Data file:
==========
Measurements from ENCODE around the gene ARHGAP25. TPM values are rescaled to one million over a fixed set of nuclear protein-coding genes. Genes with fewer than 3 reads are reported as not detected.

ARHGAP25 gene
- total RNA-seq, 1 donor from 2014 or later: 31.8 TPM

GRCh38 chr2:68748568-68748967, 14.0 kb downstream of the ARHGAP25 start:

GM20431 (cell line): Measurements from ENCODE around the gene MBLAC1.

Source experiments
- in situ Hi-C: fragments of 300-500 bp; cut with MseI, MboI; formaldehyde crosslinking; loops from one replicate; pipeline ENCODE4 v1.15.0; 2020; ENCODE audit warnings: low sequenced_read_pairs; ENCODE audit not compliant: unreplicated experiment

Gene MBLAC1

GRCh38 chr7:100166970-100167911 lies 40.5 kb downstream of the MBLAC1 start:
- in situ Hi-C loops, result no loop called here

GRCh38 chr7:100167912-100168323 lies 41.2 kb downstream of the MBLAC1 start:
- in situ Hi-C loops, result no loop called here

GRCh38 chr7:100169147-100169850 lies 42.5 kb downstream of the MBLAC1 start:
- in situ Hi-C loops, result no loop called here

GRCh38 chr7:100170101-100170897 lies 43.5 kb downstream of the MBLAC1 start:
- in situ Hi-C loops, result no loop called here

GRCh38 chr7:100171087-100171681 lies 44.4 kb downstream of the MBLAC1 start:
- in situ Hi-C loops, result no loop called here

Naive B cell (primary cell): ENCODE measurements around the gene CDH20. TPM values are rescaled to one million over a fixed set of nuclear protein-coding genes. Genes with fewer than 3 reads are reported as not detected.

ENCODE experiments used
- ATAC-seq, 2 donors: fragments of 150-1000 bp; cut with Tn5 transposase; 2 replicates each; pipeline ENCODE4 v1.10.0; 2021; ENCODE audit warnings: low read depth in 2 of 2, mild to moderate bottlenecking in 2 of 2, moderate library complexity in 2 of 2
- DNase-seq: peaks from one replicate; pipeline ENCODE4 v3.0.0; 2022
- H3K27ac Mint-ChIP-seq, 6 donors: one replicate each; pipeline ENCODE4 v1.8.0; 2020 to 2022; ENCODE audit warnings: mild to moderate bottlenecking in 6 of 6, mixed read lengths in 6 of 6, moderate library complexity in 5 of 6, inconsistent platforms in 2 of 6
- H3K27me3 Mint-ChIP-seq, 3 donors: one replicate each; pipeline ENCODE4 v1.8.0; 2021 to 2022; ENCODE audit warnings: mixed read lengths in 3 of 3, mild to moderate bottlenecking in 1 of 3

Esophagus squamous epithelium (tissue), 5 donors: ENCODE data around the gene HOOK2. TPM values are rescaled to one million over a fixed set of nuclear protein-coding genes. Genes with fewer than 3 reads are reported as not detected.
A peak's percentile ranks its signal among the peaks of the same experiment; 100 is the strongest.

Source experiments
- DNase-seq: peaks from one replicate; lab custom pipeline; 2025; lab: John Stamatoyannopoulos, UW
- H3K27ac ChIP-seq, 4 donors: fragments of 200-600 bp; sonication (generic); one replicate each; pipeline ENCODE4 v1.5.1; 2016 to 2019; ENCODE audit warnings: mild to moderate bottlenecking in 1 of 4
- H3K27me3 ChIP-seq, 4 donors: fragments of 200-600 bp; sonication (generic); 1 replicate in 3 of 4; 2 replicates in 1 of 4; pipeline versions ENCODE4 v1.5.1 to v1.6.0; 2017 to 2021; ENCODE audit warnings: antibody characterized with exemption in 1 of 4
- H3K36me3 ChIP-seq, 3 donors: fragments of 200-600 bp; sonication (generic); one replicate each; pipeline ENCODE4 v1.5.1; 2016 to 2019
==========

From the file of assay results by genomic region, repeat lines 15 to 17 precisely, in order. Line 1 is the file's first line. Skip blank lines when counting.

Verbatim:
GRCh38 chr7:100170101-100170897 lies 43.5 kb downstream of the MBLAC1 start:
- in situ Hi-C loops, result no loop called here

GRCh38 chr7:100171087-100171681 lies 44.4 kb downstream of the MBLAC1 start: